As always, OPEC — together with other producers, including the non-OPEC countries represented here — has made, and will continue to make, the necessary commitments to ensure adequate supplies to the market to help sustain the continued good health of the global economy. However, that is only one side of the energy security coin. Consumers, for their part, must be more open about their energy policies and measures, thus providing adequate notice of anticipated demand. To this end, continuing dialogue is essential, for both the planning of future investment and the building of confidence between producers and consumers in global energy matters.

In this context, I have just returned from a three-day trip to Washington DC, where I was privileged to have high-level discussions with senior US Administration officials, Members of Congress and oil executives — including the Secretary of Energy, Samuel Bodman. The talks were enlightening and constructive and a welcome addition to the big strides we are taking in energy dialogue with the European Union, China and Russia. I shall be reporting back to the Conference on the outcome of my visit, which proved very timely indeed. I shall also brief the Conference on my meeting with Dr Martin Bartenstein, the President of the EU Energy Council, on 1 February, the day after our last Conference. Dr Bartenstein is, of course, also the Federal Minister of Economics and Labour of our host country, Austria, which assumed the Presidency of the European body on 1 January.

Once again, we are pleased to welcome as observers high-level representatives from some leading non-OPEC oil-producing nations — Angola, Egypt, Mexico and Oman. Moreover, it is with much pleasure that we welcome to our Conference, for the first time as an observer, the Director-General of the OPEC Fund for International Development, His Excellency Suleiman J. Al-Herbish. We cannot stress too much the importance of a collective commitment to market stability from all the major players in the market, producing as well as consuming countries. This is essential, since the present emerging energy crisis cannot be the concern of OPEC alone. It has to be the collective responsibility of all producers, consumers, oil companies and multilateral institutions, such as the International Energy Agency and the International Energy Forum, as well as the major economic blocs generally, among others.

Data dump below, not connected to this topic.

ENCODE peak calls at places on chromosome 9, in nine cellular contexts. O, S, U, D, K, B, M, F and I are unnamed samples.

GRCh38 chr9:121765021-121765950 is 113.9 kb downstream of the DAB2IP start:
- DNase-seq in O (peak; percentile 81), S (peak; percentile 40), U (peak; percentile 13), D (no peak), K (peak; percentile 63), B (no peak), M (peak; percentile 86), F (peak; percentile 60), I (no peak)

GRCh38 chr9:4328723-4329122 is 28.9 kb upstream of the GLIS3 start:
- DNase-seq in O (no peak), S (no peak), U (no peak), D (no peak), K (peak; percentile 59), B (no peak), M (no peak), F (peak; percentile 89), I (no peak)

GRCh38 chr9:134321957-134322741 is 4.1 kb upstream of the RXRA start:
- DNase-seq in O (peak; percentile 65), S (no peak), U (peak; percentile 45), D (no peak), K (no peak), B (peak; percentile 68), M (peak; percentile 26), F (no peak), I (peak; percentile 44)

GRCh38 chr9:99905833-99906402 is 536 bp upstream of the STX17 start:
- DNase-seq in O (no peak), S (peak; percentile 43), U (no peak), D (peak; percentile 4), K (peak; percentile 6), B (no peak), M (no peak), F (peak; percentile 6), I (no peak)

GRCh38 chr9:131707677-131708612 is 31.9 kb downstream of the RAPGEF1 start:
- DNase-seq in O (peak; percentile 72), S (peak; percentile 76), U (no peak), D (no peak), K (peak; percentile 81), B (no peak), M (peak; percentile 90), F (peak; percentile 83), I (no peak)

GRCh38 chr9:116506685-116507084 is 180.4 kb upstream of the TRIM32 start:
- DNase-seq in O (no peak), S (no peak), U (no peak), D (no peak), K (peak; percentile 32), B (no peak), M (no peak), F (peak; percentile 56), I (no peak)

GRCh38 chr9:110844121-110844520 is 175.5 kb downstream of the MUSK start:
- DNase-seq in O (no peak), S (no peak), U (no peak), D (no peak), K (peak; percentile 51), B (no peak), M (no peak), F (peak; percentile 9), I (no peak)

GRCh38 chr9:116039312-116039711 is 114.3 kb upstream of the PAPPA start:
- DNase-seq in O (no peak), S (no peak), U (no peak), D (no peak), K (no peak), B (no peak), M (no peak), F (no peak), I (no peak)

Excellencies, ladies and gentlemen,

I am pleased to inform you that this Meeting of the Conference coincides with the launch of our booklet entitled “OPEC Long-Term Strategy”. This contains an overview of the key issues addressed in OPEC’s comprehensive long-term strategy, which was adopted by the Conference at the 137th Meeting in September 2005. As you will recall, the strategy provides a coherent and consistent vision and framework for OPEC’s future, defining specific objectives and identifying key challenges the Organization faces both now and in the future.

Finally, let me extend a special welcome to two Heads of Member Country Delegations at this Conference. Heading the Delegation of Kuwait is His Excellency Sheikh Ahmad Fahad Al-Ahmad Al-Sabah, who was recently reappointed as his country’s Minister of Energy. And Heading the Delegation of the Socialist People’s Libyan Arab Jamahiriya is His Excellency Abdalla Salem El Badri, who many of you will recall was Head of his country’s Delegation between 1990 and 2000. Both have also served with distinction as President of the OPEC Conference.

Thank you for your kind attention.